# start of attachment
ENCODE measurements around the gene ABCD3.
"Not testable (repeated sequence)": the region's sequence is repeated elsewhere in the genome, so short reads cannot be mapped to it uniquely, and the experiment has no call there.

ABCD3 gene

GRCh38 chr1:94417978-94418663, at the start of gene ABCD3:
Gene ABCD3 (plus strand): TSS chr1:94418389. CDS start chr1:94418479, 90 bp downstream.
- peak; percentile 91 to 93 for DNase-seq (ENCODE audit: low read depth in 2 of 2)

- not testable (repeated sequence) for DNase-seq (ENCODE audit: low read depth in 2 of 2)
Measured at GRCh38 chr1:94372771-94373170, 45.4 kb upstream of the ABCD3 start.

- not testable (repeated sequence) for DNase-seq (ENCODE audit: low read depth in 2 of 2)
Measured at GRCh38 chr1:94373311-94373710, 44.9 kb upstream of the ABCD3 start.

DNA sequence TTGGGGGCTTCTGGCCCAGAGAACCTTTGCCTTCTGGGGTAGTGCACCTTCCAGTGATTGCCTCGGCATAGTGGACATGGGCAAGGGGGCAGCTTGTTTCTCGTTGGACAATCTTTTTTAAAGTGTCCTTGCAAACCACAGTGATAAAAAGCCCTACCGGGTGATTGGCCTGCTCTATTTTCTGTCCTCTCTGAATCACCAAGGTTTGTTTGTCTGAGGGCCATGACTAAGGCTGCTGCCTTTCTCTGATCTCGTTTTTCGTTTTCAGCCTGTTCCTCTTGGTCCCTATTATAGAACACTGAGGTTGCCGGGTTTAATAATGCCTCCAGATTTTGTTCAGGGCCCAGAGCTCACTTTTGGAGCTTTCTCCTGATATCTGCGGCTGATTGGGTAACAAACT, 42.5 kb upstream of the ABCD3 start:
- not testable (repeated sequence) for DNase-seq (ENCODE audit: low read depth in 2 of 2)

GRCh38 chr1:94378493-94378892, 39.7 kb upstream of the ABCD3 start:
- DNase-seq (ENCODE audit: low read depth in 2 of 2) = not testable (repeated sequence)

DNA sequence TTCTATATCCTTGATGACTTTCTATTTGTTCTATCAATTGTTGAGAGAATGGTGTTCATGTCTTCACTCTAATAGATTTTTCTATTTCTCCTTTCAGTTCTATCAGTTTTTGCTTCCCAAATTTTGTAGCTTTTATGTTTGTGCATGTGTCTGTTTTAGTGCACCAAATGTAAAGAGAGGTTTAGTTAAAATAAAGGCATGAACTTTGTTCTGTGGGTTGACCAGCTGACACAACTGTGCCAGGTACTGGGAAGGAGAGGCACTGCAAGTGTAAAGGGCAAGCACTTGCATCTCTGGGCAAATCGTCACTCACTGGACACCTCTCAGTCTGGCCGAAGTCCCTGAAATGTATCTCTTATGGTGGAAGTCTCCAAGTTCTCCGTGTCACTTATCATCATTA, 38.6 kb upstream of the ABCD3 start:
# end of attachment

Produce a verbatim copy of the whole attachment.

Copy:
ENCODE measurements around the gene ABCD3.
"Not testable (repeated sequence)": the region's sequence is repeated elsewhere in the genome, so short reads cannot be mapped to it uniquely, and the experiment has no call there.

ABCD3 gene

GRCh38 chr1:94417978-94418663, at the start of gene ABCD3:
Gene ABCD3 (plus strand): TSS chr1:94418389. CDS start chr1:94418479, 90 bp downstream.
- peak; percentile 91 to 93 for DNase-seq (ENCODE audit: low read depth in 2 of 2)

- not testable (repeated sequence) for DNase-seq (ENCODE audit: low read depth in 2 of 2)
Measured at GRCh38 chr1:94372771-94373170, 45.4 kb upstream of the ABCD3 start.

- not testable (repeated sequence) for DNase-seq (ENCODE audit: low read depth in 2 of 2)
Measured at GRCh38 chr1:94373311-94373710, 44.9 kb upstream of the ABCD3 start.

DNA sequence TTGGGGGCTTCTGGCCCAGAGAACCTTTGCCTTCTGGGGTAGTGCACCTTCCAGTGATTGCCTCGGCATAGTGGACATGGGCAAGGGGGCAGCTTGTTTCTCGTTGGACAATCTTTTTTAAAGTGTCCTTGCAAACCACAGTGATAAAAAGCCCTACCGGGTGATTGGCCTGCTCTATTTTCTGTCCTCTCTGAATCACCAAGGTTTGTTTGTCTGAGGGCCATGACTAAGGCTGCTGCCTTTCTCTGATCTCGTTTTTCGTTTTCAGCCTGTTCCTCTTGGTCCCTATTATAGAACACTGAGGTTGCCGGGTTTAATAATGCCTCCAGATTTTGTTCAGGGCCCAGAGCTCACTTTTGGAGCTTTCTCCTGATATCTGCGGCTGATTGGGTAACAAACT, 42.5 kb upstream of the ABCD3 start:
- not testable (repeated sequence) for DNase-seq (ENCODE audit: low read depth in 2 of 2)

GRCh38 chr1:94378493-94378892, 39.7 kb upstream of the ABCD3 start:
- DNase-seq (ENCODE audit: low read depth in 2 of 2) = not testable (repeated sequence)

DNA sequence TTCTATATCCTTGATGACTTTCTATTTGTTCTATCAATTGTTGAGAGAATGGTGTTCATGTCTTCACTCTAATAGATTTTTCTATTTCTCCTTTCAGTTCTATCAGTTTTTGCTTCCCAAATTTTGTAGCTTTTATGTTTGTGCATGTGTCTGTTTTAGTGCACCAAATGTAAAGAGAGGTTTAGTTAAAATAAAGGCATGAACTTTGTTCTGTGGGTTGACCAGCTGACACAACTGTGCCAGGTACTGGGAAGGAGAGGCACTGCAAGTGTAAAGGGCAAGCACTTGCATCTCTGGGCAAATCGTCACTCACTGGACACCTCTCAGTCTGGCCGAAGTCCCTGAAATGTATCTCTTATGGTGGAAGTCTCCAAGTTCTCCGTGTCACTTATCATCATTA, 38.6 kb upstream of the ABCD3 start: